Things were undoubtedly looking up, and yet there was a still a very real sense that the most difficult challenges were still ahead. Of all of the female characters on show, only the splendidly self-possessed and decidedly life-worn Judge Thora, the fearsomely matriarchal Madame Dante and the stern Judge Leland weren’t notably youthful, slim-hipped and alluring. The idea that a woman’s body might be represented as something other than fatless, hairless, boy-hipped, and beautifully symmetrical clearly hadn’t taken hold across the range of creators, although in places even characters which appeared to have been designed merely to be alluring revealed unexpected qualities. Simon Fraser’s “Lily Mackenzie”, for example, began in the Megazine with a series of stories that strayed at times towards cheesecake, and yet, over the passing months, the eponymous heroine was revealed to be bright, determined, and more than capable of looking after herself; her looks quickly and thankfully ceased to define her. And Boo Cook’s artwork for Judge Anderson at times showed the heroine originally modelled on a 30-something Debbie Harry aging gracefully into someone still beautiful, but at times stoically mature. If the reader still wasn’t being given women whose appearance reflected even the breadth of types that a typical TV soap might offer, there was without doubt some significant movement forward.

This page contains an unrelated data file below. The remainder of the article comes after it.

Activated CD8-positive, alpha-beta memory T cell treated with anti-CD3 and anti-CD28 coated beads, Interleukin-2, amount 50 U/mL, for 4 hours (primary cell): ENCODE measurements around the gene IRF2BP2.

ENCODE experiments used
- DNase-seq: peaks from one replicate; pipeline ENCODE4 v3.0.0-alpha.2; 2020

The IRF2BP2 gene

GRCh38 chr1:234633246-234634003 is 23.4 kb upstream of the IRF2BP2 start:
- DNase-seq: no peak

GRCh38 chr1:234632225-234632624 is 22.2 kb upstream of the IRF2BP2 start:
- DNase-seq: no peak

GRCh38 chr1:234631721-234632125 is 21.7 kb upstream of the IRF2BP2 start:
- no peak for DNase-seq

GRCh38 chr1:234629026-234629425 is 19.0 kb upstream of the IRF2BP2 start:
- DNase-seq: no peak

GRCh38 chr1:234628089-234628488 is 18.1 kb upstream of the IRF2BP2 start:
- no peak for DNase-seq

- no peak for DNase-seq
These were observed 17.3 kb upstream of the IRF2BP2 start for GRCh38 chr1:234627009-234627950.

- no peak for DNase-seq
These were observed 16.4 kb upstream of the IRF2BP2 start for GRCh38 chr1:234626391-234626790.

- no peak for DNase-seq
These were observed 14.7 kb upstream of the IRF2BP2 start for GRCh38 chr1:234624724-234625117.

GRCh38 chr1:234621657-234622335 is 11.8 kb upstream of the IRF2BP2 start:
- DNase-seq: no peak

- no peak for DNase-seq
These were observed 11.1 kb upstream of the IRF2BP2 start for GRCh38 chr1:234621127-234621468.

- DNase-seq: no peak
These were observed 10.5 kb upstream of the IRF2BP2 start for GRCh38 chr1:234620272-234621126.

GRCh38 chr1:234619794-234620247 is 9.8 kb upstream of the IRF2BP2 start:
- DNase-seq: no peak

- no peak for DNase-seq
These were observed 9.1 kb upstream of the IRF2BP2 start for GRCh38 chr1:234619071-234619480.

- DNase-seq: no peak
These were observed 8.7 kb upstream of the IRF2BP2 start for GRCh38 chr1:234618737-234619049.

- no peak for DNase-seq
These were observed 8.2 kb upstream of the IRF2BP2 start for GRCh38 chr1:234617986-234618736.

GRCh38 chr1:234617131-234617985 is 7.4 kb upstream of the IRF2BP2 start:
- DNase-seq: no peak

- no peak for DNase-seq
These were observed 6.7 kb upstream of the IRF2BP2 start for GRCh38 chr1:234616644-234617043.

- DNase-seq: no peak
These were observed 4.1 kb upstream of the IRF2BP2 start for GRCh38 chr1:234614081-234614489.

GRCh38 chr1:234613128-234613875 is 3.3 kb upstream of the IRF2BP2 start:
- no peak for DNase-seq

It hasn’t lasted. Strips starring female characters have been blinking out of sight since October and their replacements have been far less representative of anything other than blokes. 2000 ad carried not a single strip starring a female lead in November, and, most worrying, those women who have appeared in the comic have been often confined to some very traditional roles indeed. In prog 1713, for example, there are women as youthful lures, clothes-makers, old lovers, and beguiling if vengeful ghosts. Considered in isolation, none of these various characters can be considered as offensive in the slightest way, and many were examples of impressive work. But when the presence of women in a comic-book exists only as a string of slight and stereotypical roles, then it’s the cumulative effect which counts.

This week’s 2000 ad brings us little relief either. No female leads at all. An apparently helpless girl-woman about to be executed in “Slaine” before the anti-hero’s gaze. And in both “SinisterDexter” and “Dandridge”, women act as beautiful dispatchers while the men engage in the business of daring deeds and grand explosions. These women are bright and impressive and powerful, but it’s still the men who do the fighting and dominate the majority of the panel-time, while the women serve behind the lines. As said above, this doesn’t make these characters offensive in the slightest way, but what it does do is highlight the pressing need for 2000 ad to be carrying more female leads in its more recent pages.